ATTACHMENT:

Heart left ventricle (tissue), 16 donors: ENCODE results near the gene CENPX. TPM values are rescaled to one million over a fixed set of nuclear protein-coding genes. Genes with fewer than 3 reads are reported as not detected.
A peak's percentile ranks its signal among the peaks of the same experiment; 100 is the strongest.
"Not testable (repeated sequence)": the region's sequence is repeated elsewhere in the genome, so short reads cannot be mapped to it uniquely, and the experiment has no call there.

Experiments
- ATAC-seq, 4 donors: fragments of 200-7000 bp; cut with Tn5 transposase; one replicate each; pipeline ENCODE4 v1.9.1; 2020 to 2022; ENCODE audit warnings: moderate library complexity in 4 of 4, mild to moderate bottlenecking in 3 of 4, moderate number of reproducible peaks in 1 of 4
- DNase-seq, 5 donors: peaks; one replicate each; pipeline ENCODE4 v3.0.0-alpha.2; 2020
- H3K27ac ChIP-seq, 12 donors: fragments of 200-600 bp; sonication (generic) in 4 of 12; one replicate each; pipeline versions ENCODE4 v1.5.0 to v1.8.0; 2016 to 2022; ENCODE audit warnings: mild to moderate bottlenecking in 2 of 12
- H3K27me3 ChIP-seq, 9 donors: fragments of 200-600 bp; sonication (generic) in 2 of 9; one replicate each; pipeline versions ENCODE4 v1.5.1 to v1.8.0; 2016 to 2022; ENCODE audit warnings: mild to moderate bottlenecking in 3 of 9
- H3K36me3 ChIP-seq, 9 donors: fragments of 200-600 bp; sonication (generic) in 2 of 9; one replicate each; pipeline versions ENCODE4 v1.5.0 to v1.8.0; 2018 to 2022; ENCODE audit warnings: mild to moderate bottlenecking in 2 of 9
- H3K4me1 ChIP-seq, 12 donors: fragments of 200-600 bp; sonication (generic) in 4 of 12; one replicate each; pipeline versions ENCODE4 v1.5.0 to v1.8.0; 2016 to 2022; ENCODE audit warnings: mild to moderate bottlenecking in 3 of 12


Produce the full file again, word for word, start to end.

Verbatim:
Heart left ventricle (tissue), 16 donors: ENCODE results near the gene CENPX. TPM values are rescaled to one million over a fixed set of nuclear protein-coding genes. Genes with fewer than 3 reads are reported as not detected.
A peak's percentile ranks its signal among the peaks of the same experiment; 100 is the strongest.
"Not testable (repeated sequence)": the region's sequence is repeated elsewhere in the genome, so short reads cannot be mapped to it uniquely, and the experiment has no call there.

Experiments
- ATAC-seq, 4 donors: fragments of 200-7000 bp; cut with Tn5 transposase; one replicate each; pipeline ENCODE4 v1.9.1; 2020 to 2022; ENCODE audit warnings: moderate library complexity in 4 of 4, mild to moderate bottlenecking in 3 of 4, moderate number of reproducible peaks in 1 of 4
- DNase-seq, 5 donors: peaks; one replicate each; pipeline ENCODE4 v3.0.0-alpha.2; 2020
- H3K27ac ChIP-seq, 12 donors: fragments of 200-600 bp; sonication (generic) in 4 of 12; one replicate each; pipeline versions ENCODE4 v1.5.0 to v1.8.0; 2016 to 2022; ENCODE audit warnings: mild to moderate bottlenecking in 2 of 12
- H3K27me3 ChIP-seq, 9 donors: fragments of 200-600 bp; sonication (generic) in 2 of 9; one replicate each; pipeline versions ENCODE4 v1.5.1 to v1.8.0; 2016 to 2022; ENCODE audit warnings: mild to moderate bottlenecking in 3 of 9
- H3K36me3 ChIP-seq, 9 donors: fragments of 200-600 bp; sonication (generic) in 2 of 9; one replicate each; pipeline versions ENCODE4 v1.5.0 to v1.8.0; 2018 to 2022; ENCODE audit warnings: mild to moderate bottlenecking in 2 of 9
- H3K4me1 ChIP-seq, 12 donors: fragments of 200-600 bp; sonication (generic) in 4 of 12; one replicate each; pipeline versions ENCODE4 v1.5.0 to v1.8.0; 2016 to 2022; ENCODE audit warnings: mild to moderate bottlenecking in 3 of 12